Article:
Two teams from the University of Ulster will compete in the national final of a worldwide technology competition in Dublin today.
The Imagine Cup is a global software design and development competition that aims to encourage students to apply their imagination, passion and creativity to create high-tech solutions to international problems.
Two groups of first year computing students from Ulster’s School of Computing and Information Engineering, Coleraine campus, have won a place among the last 12 in the Ireland Imagine Cup 2010.
The theme of this year’s competition, which is hosted by Microsoft, is 'Imagine a world where technology helps solve the toughest problems'.
Ulster’s teams are: ADDS (Aid, Disaster and Distribution System) Adam Currie, Carrie-Lynn Kane, Christopher Newton, Jonathon McKinney and mentor Stuart Henry
SHAUN (Software Help for Autistic User Needs) Ciara Murphy, David McFaull, Rebecca Lynam, Gary Marrs (mentor).
“ADDS is a system that unites the voluntary work of government bodies and charities worldwide in preparing for and dealing with natural disasters, including earthquakes, hurricanes, volcanoes, famine and droughts. This system enables provision of aid and resources to victims to meet their basic human rights such as food, drinking water, shelter and warmth,” said Stuart Henry.
“Many disasters, including the recent earthquakes in Haiti and Chile, have reaffirmed concerns regarding the lack of aid, support, resources and speed of response when reaching the victims.
“With technologies today already being able to predict natural disasters, our system will use this to prepare and have on standby, resources and aid that would be required should a disaster occur.”
Mentor Gary Marrs explained: “ The SHAUN software is designed to help autistic children at primary school level develop their communication skills with others.”
“The package aims to help children receive a full primary education and therefore prepare them for secondary learning and their everyday lives.
“Typically autistic children lack in the areas of social interaction and communication. By introducing SHAUN into special needs schools and mainstream schools we hope to increase the inclusion of autistic children and at the same time improve their educational and social abilities.”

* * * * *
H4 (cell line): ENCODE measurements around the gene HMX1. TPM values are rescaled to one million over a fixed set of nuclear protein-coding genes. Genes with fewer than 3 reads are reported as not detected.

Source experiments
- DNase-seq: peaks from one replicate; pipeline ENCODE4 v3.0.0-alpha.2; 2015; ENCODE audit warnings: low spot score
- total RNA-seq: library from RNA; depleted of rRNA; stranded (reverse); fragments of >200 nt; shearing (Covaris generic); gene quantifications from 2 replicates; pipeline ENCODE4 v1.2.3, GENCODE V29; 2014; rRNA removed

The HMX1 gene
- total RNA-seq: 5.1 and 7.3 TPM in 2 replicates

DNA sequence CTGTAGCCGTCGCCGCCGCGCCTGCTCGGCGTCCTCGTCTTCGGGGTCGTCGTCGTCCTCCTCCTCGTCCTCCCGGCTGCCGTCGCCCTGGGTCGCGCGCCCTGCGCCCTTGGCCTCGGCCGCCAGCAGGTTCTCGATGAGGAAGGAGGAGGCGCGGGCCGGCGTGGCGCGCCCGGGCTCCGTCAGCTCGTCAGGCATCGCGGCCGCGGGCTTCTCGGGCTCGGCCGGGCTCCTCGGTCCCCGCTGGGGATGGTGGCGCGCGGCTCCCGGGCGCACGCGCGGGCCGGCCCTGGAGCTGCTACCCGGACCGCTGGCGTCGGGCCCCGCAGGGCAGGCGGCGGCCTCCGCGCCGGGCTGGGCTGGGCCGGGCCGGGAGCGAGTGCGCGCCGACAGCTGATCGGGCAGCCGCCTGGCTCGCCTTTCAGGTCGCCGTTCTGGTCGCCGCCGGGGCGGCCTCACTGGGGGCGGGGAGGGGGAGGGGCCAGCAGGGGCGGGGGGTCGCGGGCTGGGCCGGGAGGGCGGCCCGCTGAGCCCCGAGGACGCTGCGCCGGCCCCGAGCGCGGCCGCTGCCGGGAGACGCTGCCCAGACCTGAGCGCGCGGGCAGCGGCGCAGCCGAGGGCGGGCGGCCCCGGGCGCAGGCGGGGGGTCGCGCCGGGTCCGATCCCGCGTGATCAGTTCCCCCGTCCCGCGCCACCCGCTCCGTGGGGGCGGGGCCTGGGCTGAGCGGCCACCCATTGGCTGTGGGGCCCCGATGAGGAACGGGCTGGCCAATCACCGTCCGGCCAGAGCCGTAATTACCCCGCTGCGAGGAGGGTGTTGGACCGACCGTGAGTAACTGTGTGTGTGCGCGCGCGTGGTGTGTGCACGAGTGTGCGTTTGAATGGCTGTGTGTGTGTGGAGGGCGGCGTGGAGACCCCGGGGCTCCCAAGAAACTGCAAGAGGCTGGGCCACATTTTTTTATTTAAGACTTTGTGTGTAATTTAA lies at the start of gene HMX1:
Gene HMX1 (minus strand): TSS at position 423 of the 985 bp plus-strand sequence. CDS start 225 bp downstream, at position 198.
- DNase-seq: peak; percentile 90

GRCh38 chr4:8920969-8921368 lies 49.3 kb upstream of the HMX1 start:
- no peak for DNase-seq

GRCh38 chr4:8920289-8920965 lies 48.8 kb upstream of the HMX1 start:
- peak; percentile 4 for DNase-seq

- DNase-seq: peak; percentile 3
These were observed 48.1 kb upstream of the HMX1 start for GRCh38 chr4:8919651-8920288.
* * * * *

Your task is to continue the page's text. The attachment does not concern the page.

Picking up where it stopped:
Both teams have been developing their software using Microsoft technologies and have been greatly assisted by David Gibson, a current final year student, who is the Microsoft Student Partner at the Coleraine campus.
Dr Michaela Black, senior lecturer in the School of Computing and Information Engineering, said: “This type of competition offer students a great experience as a team of developers creating a valuable solution to a real world problem. This is a great achievement for these first year pupils within the School."
The winner will be announced tomorrow (Thursday) following an intense two day final at Microsoft Ireland Dublin and Dublin Institute of Technology.
She added: “The dedication of the teams, their mentors and the staff has been fantastic – what a great opportunity for the students’ personal development. Our teams are prepared for the finals where they will showcase and market their ideas and software to the judges in Dublin – true dragons' den style.”
Students from the School have had previous success in this software development competition with the Phonic Fun team coming second in 2007, followed by Enviro-KUDOS team making to the finals in 2008 with their advergaming within social networking. Two teams also made into the top 20 in the world games competition in 2008. The Imagine Cup continues to encourage students around the globe to imagine a better world in which people are empowered by technology.
The United Nations has identified some of the hardest challenges in the world today in its Millennium Development Goals — ranging from reducing poverty and halting the spread of HIV/AIDS to providing universal primary education.